Use this URL to cite or link to this record in EThOS: http://ethos.bl.uk/OrderDetails.do?uin=uk.bl.ethos.654570
Title: Pan stalks America : contemporary American anxieties and cultural complex theory
Author: Fontelieu, Suzanne
ISNI:       0000 0004 5358 9154
Awarding Body: University of Essex
Current Institution: University of Essex
Date of Award: 2014
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Abstract:
This study contributes to a better understanding of contemporary anxieties in American culture by applying meanings derived from mythology to panic inducing cultural phenomena. It asks if the Greek god Pan metaphorically exemplifies the archetypal core within an American cultural anxiety complex. The principal technical device used is Jung's method of amplification, rendering cultural material at a more psychologically substantial level. This hermeneutic research interprets primary sources and commentaries for three historical events. A pattern of escalating anxiety in America is posited as underlying bullying and scapegoating that led to the 1999 Columbine massacre. In 2001, American reactions following the terr,orist attack on 9111 congealed into panic-driven legislation and escapism. Currently approximately 26,000 military personnel are raped by their peers, aided by apathy that allows a persecutory element within the military to remain in command. These problems fall within the mythological purview of Pan. Manifest destiny, exceptionalism, the historical domination of the Mideast, bullying in public schools, and the chain of commarid in the military are all examples of a dominant group negatively projecting onto an out-group. This thesis found the best predictor of the birth of a cultural complex is if a dominant group or culture has inadequate means to examine its own projections. Pan and his companion nymphs are envisioned here as both a defensive shell of "exceptionalism" and a core naivete in American culture. Pan's compulsion into life is a symbolic expression of an archetype that was once alive in the bold spirit of America, but has rusted into paralysis due to a lack of initiative towards contemporary problems. Where the US once unconsciously identified with the most courageous and expansive in the Pan archetype, now the archetype of panic stalks America.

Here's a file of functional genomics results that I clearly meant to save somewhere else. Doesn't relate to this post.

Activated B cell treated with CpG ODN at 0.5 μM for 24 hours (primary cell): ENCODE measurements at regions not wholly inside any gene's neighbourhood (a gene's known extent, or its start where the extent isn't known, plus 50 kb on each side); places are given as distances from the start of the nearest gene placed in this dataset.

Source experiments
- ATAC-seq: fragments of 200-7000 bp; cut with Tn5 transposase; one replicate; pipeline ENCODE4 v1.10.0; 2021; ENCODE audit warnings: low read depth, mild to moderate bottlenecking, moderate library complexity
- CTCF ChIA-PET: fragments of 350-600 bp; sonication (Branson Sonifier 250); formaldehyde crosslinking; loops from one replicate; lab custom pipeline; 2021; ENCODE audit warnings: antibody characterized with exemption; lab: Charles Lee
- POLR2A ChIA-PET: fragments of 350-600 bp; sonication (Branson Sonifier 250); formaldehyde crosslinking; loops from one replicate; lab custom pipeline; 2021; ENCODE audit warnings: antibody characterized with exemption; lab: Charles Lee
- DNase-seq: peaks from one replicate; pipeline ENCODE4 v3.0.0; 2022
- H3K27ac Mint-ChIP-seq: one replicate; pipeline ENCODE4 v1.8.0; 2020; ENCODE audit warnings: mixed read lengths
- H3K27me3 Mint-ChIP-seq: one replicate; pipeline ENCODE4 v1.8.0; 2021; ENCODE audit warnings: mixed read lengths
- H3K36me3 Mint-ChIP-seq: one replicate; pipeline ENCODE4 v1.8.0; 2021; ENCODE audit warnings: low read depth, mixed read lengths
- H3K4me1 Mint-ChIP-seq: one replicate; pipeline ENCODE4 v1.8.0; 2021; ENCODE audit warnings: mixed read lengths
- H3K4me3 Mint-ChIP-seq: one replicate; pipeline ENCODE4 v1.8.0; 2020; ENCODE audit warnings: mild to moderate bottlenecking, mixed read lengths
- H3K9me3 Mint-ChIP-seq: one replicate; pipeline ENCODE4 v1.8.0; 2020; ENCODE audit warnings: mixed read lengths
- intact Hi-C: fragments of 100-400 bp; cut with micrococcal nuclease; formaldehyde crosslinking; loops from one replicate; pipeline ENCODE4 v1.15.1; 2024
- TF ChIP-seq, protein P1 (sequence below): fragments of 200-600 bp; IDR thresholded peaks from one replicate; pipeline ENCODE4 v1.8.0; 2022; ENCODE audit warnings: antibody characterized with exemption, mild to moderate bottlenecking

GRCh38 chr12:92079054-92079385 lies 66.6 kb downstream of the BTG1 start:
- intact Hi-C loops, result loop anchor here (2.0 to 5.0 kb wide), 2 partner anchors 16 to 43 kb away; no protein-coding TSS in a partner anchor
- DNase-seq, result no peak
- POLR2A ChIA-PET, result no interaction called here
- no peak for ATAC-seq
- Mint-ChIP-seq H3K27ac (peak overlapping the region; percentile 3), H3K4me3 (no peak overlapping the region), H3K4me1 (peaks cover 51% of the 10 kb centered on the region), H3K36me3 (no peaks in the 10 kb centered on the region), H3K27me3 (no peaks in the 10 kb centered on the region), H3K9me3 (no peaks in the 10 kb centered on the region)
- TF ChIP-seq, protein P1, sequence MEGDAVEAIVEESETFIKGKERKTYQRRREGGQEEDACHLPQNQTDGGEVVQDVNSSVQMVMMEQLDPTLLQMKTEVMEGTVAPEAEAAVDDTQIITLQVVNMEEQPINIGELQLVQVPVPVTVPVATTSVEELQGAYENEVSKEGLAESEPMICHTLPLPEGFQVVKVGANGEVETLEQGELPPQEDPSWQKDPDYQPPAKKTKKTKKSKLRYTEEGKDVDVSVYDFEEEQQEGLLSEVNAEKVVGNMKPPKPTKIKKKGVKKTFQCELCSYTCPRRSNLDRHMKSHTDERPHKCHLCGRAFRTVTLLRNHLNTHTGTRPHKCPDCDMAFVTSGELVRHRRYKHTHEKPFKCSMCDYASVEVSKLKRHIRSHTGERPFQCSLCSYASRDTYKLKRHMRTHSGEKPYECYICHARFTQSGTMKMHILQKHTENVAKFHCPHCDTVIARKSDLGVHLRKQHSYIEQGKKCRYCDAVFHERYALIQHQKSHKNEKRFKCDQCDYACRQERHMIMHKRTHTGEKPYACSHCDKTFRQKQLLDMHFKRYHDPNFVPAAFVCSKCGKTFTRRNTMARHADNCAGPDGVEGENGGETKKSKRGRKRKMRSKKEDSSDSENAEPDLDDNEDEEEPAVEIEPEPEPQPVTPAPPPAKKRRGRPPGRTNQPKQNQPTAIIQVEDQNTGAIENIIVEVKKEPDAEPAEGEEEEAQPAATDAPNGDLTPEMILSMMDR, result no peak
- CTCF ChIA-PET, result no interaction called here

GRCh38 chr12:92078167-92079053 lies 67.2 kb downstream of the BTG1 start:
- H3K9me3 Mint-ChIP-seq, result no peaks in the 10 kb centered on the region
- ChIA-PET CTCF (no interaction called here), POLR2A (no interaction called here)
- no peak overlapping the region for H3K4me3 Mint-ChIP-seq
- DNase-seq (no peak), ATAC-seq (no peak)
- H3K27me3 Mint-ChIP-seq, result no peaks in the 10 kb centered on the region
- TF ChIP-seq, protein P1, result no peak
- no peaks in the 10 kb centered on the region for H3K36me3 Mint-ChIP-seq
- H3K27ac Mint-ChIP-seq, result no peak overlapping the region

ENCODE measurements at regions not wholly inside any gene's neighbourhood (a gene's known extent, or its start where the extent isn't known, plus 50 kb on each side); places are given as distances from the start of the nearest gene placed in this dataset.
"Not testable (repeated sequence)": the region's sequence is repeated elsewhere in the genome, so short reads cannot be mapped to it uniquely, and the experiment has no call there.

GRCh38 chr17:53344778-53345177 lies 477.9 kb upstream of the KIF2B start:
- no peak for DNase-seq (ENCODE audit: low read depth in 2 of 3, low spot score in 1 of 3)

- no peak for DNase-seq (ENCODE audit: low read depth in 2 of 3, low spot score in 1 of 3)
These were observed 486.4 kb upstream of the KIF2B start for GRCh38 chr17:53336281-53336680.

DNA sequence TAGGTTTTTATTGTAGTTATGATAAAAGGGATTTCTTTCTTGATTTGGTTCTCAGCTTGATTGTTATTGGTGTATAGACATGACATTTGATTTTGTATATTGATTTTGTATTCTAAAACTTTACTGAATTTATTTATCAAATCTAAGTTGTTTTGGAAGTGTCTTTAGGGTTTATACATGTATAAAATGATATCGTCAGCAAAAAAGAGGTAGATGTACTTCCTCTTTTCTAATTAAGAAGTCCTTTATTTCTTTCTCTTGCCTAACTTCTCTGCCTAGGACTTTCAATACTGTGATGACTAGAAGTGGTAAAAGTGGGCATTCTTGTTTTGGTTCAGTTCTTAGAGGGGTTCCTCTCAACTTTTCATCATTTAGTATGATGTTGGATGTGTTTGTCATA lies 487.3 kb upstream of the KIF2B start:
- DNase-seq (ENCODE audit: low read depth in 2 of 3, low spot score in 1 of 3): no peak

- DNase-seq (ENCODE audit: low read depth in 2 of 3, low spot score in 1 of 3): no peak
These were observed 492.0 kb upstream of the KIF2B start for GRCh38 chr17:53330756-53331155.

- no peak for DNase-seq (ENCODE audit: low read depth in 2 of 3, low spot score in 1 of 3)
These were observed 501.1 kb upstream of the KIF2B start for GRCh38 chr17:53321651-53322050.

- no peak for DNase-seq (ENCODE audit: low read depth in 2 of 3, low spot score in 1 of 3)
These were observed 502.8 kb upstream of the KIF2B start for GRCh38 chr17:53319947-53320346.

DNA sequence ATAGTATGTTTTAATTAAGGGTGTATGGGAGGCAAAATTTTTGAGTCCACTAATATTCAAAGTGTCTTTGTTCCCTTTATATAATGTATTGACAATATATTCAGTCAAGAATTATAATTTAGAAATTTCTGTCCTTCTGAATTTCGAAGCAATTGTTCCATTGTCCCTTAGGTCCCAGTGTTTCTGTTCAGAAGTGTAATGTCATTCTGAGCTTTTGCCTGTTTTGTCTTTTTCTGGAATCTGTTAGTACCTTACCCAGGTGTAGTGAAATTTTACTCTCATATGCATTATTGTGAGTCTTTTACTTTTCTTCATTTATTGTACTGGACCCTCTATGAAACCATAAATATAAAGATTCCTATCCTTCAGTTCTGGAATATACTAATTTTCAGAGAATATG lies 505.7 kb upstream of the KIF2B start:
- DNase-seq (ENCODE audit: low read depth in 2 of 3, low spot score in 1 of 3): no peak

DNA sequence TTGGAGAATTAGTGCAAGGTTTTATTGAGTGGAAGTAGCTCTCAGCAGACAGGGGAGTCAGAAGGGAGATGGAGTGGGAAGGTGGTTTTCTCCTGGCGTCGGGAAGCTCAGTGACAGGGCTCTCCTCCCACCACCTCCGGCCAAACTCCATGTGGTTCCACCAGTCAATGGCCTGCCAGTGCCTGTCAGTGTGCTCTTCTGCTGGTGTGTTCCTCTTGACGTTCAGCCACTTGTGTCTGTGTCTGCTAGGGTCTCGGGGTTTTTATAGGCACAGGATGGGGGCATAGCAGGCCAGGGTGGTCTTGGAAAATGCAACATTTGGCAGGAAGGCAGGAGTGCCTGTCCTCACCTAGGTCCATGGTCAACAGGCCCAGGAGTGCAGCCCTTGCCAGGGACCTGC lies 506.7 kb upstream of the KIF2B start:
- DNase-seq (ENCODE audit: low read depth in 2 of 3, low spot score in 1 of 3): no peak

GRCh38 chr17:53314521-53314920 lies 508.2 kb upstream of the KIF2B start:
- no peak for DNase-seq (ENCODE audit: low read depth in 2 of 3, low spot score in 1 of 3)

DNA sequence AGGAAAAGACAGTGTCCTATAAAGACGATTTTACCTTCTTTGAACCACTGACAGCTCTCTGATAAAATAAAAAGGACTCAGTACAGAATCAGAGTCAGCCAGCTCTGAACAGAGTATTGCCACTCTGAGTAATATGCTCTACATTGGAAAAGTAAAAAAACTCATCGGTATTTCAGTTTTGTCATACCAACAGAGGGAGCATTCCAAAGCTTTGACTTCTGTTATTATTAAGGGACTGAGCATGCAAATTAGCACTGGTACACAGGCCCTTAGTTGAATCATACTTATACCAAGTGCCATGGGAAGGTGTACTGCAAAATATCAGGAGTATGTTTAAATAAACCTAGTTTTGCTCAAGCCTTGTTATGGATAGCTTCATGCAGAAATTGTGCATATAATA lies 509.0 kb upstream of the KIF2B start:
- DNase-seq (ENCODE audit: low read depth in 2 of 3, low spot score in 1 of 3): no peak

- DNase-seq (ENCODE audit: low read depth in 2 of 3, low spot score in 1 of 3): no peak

Supervisor: Not available Sponsor: Not available
Qualification Name: Thesis (Ph.D.) Qualification Level: Doctoral
EThOS ID: uk.bl.ethos.654570  DOI: Not available
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